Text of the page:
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Title: Late toxicities after conventional radiation therapy alone for nasopharyngeal carcinoma
Authors: Tuan, J.K.L.
Ha, T.C. 
Ong, W.S.
Siow, T.R.
Tham, I.W.K. 
Yap, S.P.
Tan, T.W.K.
Chua, E.T.
Fong, K.W.
Wee, J.T.S. 
Keywords: Conventional radiation
Cranial nerve palsies
Late treatment toxicity
Nasopharyngeal cancer
Quality of life
Issue Date: Sep-2012
Citation: Tuan, J.K.L., Ha, T.C., Ong, W.S., Siow, T.R., Tham, I.W.K., Yap, S.P., Tan, T.W.K., Chua, E.T., Fong, K.W., Wee, J.T.S. (2012-09). Late toxicities after conventional radiation therapy alone for nasopharyngeal carcinoma. Radiotherapy and Oncology 104 (3) : 305-311. ScholarBank@NUS Repository.
Abstract: Background and purpose: We sought to evaluate the nature and frequency of late toxicities in a cohort of nasopharyngeal cancer (NPC) patients treated with conventional radiotherapy alone. Methods and materials: Seven-hundred and ninety-six consecutive NPC patients treated using conventional radiotherapy at a single center from 1992 to 1995 were retrospectively analyzed. Patients with histology proven, completely staged, Stage I-IVB World Health Organization Type I-III NPC and completed radical radiotherapy were included. Patients with incomplete staging investigations, distant metastases at diagnosis, previous treatment, and incomplete radiotherapy were excluded. Radiotherapy-related complications were categorized using the RTOG Late Radiation Morbidity Scoring Criteria. Results: Median follow-up was 7.2 years. The 5-year overall survival and disease free survival were 69% and 56%, respectively, and the corresponding 10-year rates were 52% and 44%. Among 771 patients with at least 3 months of follow-up post treatment, 565 (73%) developed RT-related complications. Diagnosed neurological complications were cranial nerve palsies (n = 70; 9%), temporal lobe necrosis (n = 37; 5%), Lhermitte's syndrome (n = 7; 1%), and brachial plexopathy (n = 2; 0.3%). Non-neurological complications included xerostomia (n = 353; 46%), neck fibrosis (n = 169; 22%), hypo-pituitarism (n = 48; 6%), hearing loss (n = 120; 16%), dysphagia (n = 116; 15%), otorrhea (n = 101; 13%), tinnitus (n = 94; 12%), permanent tube feeding (n = 61; 8%), trismus (n = 45; 6%), second malignancies within treatment field (n = 17; 2%), and osteo-radionecrosis (n = 13; 2%). Conclusions: While radiotherapy is curative in NPC, many patients suffer significant late treatment morbidities with conventional radiotherapy techniques. © 2012 Elsevier Ireland Ltd. All rights reserved.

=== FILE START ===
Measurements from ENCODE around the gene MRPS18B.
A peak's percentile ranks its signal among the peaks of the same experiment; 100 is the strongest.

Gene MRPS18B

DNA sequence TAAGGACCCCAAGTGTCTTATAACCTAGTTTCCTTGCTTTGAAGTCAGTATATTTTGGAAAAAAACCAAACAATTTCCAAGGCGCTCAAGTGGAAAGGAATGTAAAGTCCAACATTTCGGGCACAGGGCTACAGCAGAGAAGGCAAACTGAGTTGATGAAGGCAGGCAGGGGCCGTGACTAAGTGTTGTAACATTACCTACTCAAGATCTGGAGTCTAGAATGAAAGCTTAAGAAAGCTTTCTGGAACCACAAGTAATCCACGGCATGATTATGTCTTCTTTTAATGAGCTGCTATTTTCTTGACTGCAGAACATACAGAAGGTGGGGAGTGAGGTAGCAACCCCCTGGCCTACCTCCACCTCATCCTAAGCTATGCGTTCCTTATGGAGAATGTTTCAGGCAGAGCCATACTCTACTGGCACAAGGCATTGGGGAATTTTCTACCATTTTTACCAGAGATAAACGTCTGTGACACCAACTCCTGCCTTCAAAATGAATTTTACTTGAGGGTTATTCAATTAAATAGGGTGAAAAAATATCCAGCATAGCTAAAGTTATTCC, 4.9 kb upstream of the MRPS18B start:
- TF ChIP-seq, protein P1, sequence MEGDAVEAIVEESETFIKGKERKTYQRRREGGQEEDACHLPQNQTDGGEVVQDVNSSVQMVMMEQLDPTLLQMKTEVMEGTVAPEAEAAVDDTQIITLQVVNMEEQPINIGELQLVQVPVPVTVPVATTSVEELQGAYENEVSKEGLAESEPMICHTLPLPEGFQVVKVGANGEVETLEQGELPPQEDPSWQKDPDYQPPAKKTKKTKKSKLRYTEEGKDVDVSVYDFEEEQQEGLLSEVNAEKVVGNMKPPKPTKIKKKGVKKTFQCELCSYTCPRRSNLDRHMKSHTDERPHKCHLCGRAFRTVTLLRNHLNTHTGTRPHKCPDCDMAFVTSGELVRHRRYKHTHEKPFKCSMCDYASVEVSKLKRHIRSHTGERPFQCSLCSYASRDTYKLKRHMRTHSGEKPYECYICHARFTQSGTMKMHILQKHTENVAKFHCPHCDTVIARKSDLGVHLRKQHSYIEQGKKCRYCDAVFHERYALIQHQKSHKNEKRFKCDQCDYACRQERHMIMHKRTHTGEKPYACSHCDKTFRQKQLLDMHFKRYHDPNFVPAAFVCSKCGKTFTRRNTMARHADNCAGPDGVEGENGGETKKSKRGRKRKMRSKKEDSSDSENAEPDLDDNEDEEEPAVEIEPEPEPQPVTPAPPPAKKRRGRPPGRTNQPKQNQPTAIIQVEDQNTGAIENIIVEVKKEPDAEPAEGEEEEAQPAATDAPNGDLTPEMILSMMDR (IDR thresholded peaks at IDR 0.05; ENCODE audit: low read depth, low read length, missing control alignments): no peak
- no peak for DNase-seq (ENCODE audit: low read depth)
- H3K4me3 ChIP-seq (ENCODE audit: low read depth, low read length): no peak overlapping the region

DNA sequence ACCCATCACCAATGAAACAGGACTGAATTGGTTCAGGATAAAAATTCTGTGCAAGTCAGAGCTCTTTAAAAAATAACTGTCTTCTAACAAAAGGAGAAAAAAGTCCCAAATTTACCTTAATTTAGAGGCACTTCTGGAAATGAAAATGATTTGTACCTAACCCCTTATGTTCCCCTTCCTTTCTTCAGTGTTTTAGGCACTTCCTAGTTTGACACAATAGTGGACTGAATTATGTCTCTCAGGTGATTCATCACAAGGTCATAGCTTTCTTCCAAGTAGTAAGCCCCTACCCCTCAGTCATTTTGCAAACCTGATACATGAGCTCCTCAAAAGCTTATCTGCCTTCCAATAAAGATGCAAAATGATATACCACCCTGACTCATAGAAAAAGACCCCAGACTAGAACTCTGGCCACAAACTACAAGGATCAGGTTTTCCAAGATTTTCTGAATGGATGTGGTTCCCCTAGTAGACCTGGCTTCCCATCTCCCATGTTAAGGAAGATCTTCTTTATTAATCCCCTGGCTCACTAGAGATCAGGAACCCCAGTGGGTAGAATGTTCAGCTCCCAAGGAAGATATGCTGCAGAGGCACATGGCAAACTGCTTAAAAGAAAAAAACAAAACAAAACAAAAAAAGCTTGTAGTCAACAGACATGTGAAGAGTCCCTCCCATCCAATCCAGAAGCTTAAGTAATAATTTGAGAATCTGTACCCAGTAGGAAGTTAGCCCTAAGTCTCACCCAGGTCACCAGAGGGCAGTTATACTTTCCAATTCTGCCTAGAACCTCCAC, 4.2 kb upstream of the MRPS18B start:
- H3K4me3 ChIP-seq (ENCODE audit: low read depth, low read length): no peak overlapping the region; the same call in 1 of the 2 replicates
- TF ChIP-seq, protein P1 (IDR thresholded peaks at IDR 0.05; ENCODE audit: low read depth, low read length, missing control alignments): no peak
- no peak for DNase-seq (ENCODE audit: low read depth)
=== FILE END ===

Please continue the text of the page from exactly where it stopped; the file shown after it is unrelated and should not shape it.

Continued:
Source Title: Radiotherapy and Oncology
ISSN: 01678140
DOI: 10.1016/j.radonc.2011.12.028
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